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How it all started…

It all started in the toy aisle at a Target in 2012. I took my 2 daughters out to do some Christmas shopping. I explained to them on the drive over that this outing to Target was not about buying things for them, but that instead this would be a time to think about others. I did not realize how hard this concept would be for them to understand. It only took 2 minutes in the toy aisle for my girls to start asking, “Dad can I have this? Dad can I have that?”

It didn’t matter how many times I pulled them aside for a refocusing pep talk, they just couldn’t help themselves. The wanted all the toys for themselves.

So I decided to look for opportunities to help teach my kids the importance of generosity, selflessness, and giving.

One opportunity came at church when the girls’ Sunday school class took up a collection for a local charity. What my girls learned that day is that all they need to do is ask mom and dad for money to put in the basket. It was simple and easy. It also lacked one important part to giving, sacrifice.

Another opportunity was a food drive at their school. The girls loaded up their backpacks with cans of food and lugged them to school. At first I thought this was the perfect teachable moment, however what I noticed, is that they only grabbed items they didn’t like. For them the food drive became a self serving way to eliminate undesirable vegetables and tuna.

I needed to create my own teachable moment.

When my kids were old enough they learned to love LEGO just like their old man. With our shared love of LEGO it seemed every time we went to the store we would end up in the LEGO aisle picking out something new to build together. In December of 2012, once again we found ourselves shopping for LEGO kits.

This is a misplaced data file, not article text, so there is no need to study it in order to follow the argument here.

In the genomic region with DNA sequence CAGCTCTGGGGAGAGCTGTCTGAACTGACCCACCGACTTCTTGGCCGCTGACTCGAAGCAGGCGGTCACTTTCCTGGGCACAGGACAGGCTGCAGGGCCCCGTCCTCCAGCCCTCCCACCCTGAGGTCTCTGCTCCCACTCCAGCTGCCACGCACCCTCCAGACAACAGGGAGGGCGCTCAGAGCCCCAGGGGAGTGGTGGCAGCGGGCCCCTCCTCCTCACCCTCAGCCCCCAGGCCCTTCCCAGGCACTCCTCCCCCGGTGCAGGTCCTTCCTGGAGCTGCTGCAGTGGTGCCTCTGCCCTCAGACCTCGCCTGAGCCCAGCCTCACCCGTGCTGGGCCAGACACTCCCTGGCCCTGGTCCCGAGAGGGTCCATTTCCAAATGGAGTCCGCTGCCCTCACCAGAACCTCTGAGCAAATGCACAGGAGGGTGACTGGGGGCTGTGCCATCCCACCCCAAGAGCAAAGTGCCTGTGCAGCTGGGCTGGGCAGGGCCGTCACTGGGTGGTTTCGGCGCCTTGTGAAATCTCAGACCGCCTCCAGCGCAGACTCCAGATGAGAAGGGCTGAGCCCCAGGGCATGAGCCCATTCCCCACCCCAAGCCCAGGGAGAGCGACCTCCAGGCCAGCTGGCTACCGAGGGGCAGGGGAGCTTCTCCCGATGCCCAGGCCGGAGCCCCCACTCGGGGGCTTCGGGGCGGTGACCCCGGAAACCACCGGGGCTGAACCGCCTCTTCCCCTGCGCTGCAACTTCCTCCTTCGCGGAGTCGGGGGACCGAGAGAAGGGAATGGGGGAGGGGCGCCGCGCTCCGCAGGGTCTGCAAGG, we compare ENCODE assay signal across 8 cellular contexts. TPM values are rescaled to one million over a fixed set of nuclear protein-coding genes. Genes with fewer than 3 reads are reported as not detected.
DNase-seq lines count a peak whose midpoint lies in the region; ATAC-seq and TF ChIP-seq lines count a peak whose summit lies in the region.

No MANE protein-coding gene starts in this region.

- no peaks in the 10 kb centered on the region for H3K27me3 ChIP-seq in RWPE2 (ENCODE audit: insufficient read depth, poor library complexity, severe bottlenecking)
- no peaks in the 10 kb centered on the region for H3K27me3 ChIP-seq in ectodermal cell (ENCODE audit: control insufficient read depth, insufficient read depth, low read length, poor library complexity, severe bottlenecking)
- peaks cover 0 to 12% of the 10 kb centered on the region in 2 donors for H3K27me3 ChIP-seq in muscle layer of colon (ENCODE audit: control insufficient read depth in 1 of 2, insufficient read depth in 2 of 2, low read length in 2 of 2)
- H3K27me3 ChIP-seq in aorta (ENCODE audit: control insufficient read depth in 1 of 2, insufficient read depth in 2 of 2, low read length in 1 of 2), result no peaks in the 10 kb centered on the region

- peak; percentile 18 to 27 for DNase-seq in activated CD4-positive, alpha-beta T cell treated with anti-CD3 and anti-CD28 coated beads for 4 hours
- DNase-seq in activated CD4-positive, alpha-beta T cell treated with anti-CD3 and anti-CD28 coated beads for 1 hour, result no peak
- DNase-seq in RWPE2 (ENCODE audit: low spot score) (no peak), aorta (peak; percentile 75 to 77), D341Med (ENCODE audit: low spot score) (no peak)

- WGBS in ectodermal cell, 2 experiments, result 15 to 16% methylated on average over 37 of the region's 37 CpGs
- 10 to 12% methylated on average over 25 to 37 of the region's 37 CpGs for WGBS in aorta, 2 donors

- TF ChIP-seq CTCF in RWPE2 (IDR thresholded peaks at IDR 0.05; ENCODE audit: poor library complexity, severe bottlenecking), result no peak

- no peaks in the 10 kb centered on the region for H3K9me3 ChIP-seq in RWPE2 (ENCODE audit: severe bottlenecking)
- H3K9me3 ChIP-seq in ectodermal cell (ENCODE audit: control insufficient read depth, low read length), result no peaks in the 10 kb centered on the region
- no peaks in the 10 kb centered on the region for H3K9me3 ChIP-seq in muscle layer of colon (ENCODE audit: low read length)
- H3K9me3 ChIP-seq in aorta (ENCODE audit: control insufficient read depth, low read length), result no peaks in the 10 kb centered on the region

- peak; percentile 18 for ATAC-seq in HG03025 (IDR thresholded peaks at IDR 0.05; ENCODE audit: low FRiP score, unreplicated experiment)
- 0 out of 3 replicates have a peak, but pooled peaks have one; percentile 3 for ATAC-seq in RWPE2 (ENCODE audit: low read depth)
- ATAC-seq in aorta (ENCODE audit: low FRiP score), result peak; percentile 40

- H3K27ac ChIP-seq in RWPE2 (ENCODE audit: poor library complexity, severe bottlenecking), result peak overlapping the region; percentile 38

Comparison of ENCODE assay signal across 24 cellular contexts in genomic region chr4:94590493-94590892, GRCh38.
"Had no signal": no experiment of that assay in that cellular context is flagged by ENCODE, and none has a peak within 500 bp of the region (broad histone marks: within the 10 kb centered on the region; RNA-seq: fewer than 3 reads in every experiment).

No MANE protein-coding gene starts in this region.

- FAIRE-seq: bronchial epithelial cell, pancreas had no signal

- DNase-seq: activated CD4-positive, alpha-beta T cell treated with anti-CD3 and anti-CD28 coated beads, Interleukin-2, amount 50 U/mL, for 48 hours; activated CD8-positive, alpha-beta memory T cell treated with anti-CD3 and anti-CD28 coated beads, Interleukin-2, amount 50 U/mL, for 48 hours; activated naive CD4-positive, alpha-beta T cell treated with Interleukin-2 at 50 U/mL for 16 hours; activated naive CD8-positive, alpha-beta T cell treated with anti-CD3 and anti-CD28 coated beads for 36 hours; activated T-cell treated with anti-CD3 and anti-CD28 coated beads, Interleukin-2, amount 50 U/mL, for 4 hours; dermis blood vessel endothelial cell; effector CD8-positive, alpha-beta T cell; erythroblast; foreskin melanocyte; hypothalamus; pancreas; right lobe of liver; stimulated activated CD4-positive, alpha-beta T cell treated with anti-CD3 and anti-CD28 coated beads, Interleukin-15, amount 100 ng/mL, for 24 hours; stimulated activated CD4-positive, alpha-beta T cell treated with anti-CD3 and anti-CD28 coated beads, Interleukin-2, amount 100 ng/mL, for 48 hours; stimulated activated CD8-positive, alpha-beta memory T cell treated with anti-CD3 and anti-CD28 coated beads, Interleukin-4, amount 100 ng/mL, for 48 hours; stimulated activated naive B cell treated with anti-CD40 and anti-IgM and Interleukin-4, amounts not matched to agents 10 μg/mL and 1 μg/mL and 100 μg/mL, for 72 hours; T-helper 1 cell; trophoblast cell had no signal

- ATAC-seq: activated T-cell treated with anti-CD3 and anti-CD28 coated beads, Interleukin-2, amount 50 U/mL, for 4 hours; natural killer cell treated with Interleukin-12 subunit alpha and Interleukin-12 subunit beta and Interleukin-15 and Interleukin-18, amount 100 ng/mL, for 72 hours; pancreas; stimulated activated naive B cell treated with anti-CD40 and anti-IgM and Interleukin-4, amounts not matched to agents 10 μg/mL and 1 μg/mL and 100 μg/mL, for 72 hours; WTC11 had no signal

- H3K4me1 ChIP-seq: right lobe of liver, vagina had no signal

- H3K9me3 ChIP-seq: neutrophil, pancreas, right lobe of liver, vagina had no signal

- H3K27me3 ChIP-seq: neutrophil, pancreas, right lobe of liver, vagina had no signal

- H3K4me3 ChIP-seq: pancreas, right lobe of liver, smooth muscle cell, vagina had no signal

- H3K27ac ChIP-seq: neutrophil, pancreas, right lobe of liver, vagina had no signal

I let my daughters both pick out a box, letting them believe that the LEGO would be theirs to keep. When we got home I explained to them that we would not be building the LEGOs but instead we would be gift wrapping them to give away. They weren’t too thrilled about it at first, but they finally got the point about sacrificial giving. Kids don’t understand the value of money, but they do understand the value of toys.

Those two LEGO boxes started it all. That first year we ended up giving away around just the 2 sets. Our second year we gave away close to 50 sets. All the LEGO we collected those first two years were paid for from auctioning off my artwork at certain events where I was a guest speaker. In 2015, we had the opportunity to partner with three new organizations, TechPoint Foundation for Youth, The Julian Center, and Dotted Line Divas. With our new partnerships the amount of LEGO needed tripled. This gave birth to the Chalkguy LEGO Christmas Drive. With the help of several churches, schools, private donors, and local business, last year we collected 984 sets valued at over $30,000.

This year, our goal is to raise over 1000 sets!

I have come to see brick play as not only a fun activity for the whole family, but also a great way to help kids much needed life skills like creativity, patience, resilience, social skills and team work. I’ve even written a couple of books about it!

Let’s face it, LEGOs are a lot of fun and they’re good for us too!